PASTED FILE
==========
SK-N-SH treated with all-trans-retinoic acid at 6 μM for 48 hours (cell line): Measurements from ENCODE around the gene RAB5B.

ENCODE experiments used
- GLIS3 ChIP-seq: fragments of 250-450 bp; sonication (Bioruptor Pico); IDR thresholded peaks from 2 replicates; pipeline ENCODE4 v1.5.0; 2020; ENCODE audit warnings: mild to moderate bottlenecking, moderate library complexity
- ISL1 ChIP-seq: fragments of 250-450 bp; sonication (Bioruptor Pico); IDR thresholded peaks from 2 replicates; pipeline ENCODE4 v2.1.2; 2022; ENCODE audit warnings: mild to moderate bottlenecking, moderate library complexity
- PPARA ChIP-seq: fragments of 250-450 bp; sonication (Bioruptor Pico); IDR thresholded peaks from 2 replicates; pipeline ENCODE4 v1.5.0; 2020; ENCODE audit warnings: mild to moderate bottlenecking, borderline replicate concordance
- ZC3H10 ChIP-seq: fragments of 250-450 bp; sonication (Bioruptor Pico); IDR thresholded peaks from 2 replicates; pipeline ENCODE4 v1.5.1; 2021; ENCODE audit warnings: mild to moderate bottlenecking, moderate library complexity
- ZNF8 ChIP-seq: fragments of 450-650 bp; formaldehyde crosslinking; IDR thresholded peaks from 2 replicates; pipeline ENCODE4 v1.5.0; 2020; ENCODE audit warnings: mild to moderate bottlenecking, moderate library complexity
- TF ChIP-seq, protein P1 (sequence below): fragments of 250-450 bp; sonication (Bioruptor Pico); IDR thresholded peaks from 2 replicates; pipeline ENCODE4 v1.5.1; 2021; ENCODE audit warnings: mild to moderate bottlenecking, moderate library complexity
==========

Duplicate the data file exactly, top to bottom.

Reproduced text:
SK-N-SH treated with all-trans-retinoic acid at 6 μM for 48 hours (cell line): Measurements from ENCODE around the gene RAB5B.

ENCODE experiments used
- GLIS3 ChIP-seq: fragments of 250-450 bp; sonication (Bioruptor Pico); IDR thresholded peaks from 2 replicates; pipeline ENCODE4 v1.5.0; 2020; ENCODE audit warnings: mild to moderate bottlenecking, moderate library complexity
- ISL1 ChIP-seq: fragments of 250-450 bp; sonication (Bioruptor Pico); IDR thresholded peaks from 2 replicates; pipeline ENCODE4 v2.1.2; 2022; ENCODE audit warnings: mild to moderate bottlenecking, moderate library complexity
- PPARA ChIP-seq: fragments of 250-450 bp; sonication (Bioruptor Pico); IDR thresholded peaks from 2 replicates; pipeline ENCODE4 v1.5.0; 2020; ENCODE audit warnings: mild to moderate bottlenecking, borderline replicate concordance
- ZC3H10 ChIP-seq: fragments of 250-450 bp; sonication (Bioruptor Pico); IDR thresholded peaks from 2 replicates; pipeline ENCODE4 v1.5.1; 2021; ENCODE audit warnings: mild to moderate bottlenecking, moderate library complexity
- ZNF8 ChIP-seq: fragments of 450-650 bp; formaldehyde crosslinking; IDR thresholded peaks from 2 replicates; pipeline ENCODE4 v1.5.0; 2020; ENCODE audit warnings: mild to moderate bottlenecking, moderate library complexity
- TF ChIP-seq, protein P1 (sequence below): fragments of 250-450 bp; sonication (Bioruptor Pico); IDR thresholded peaks from 2 replicates; pipeline ENCODE4 v1.5.1; 2021; ENCODE audit warnings: mild to moderate bottlenecking, moderate library complexity